Posted by Amy Aquilini

OK… so I hope you have an hour or two to read through this post – it may take a while. Many of these things I planned on doing before my accident, but never got around to doing it. This list was composed by jotting down the first thing that came to mind, so it’s in no particular order:-

Skydiving – I have always wanted to go skydiving, ever since I saw Point Break way back in ’42’, well… maybe not that long ago – but you get my point! I was planning of jumping at Mission Beach for my 21st birthday, mum drove me to the place you go to sign up, I was all ready to go when the wind blew up to the point where the planes wouldn’t go up. It was the biggest let down! but that night black Sambucca helped dissolve that memory, if only for a short time. 

 Travelling – So this may take a while – there is a lot of travel I want to do! My number one travel goal is to see snow, not just the paper crap they have when you go to get your Santa photos at the ‘North Pole’ at the end of the year, but full on freeze your ass off, wet & slippery – SNOW! Ever since I was a kid I have wanted to go see snow, dad has always talked about going to Canada to see one of my grandmother’s pen pals that dad hasn’t seen since he was a wee lad. It would have been awesome to go on an overseas trip together (were really close) but as far as we have gotten is South Mole Island when I was grade 6 or 7.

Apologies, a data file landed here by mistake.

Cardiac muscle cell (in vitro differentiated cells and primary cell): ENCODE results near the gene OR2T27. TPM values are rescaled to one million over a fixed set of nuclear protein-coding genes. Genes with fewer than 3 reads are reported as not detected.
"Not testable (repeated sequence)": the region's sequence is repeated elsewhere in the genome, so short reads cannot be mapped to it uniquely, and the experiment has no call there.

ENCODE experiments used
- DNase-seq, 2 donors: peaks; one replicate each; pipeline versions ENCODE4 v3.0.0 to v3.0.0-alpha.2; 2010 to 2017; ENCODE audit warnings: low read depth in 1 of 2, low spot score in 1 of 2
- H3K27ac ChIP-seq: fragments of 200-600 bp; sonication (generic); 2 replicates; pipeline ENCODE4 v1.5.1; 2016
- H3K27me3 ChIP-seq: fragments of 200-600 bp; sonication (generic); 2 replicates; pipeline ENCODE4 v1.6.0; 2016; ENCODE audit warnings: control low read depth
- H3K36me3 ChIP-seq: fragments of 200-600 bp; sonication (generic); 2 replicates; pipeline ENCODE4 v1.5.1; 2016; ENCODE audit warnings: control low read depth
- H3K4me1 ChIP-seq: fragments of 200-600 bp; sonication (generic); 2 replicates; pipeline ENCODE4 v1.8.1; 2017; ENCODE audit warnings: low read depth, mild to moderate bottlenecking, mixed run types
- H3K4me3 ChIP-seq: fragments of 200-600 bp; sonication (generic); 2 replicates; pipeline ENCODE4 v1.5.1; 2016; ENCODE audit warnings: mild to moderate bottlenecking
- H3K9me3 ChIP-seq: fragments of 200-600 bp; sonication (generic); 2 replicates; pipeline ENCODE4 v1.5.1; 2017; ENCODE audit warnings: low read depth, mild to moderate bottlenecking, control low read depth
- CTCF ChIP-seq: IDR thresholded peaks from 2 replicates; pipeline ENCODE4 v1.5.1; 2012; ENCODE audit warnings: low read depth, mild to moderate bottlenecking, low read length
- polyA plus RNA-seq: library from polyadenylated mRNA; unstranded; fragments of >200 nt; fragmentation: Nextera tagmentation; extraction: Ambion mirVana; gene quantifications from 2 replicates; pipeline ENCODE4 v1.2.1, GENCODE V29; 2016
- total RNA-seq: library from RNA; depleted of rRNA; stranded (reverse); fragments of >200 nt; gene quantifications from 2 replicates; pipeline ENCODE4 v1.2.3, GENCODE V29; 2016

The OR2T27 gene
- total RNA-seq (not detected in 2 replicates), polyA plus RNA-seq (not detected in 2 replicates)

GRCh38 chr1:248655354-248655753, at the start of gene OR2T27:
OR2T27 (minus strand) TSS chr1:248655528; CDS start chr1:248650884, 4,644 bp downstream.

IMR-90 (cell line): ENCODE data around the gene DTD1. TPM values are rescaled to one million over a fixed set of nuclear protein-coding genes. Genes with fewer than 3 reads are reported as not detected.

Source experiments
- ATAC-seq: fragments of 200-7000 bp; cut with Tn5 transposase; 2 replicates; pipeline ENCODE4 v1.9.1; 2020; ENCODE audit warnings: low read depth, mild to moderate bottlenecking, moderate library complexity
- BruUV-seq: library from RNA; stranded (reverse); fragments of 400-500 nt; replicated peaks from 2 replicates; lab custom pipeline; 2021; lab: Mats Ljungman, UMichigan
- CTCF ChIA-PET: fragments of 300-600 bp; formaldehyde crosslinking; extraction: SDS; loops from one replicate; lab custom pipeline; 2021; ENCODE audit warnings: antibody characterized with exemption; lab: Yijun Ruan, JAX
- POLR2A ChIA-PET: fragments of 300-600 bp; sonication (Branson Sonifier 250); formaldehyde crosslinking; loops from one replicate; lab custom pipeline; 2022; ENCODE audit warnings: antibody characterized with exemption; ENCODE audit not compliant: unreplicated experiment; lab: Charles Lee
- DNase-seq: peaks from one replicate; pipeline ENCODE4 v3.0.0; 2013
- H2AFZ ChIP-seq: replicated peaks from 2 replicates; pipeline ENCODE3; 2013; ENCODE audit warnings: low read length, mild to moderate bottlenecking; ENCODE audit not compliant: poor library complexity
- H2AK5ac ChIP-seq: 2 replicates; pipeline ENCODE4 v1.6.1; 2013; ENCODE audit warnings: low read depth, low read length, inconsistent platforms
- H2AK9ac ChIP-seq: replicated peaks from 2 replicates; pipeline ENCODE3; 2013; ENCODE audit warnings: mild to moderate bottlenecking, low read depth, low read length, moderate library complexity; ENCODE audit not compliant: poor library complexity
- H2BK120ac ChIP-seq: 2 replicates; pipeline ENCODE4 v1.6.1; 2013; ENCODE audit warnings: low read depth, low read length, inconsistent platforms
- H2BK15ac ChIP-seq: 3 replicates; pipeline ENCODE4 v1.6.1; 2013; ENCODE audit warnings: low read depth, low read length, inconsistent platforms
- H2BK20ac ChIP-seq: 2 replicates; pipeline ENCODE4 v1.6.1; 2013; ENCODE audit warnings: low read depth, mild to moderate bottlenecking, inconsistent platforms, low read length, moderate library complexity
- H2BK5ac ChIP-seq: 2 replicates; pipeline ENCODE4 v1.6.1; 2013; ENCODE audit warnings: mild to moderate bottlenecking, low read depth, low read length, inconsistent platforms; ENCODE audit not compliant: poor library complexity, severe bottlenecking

Since my accident, I have wanted to travel to different parts of Australia to experience as much of our wonderful country as I can. I’d especially like to experience the Northern Territory. My husband, myself and our two boys struggle so bad with the heat in North Queensland – so lets just agree that we will have to go in the cooler months! Ayers Rock, Berry Springs Nature Park, Finke Gorge National Park, pretty much explore as much of Alice Springs as possible!

Click here to visit the Northern Territory

Grow a successful blog & making a living out of writing – My idea for starting this blog came early on after my accident knowing I couldn’t work again due to my fatigue, along with other factors. Now, two kids later, and a disability the only way I will ever be able to return to the workforce is if I work for the family business (agricultural). I’m really enjoying writing, I would love to study journalism or something like that, to further my knowledge in the field.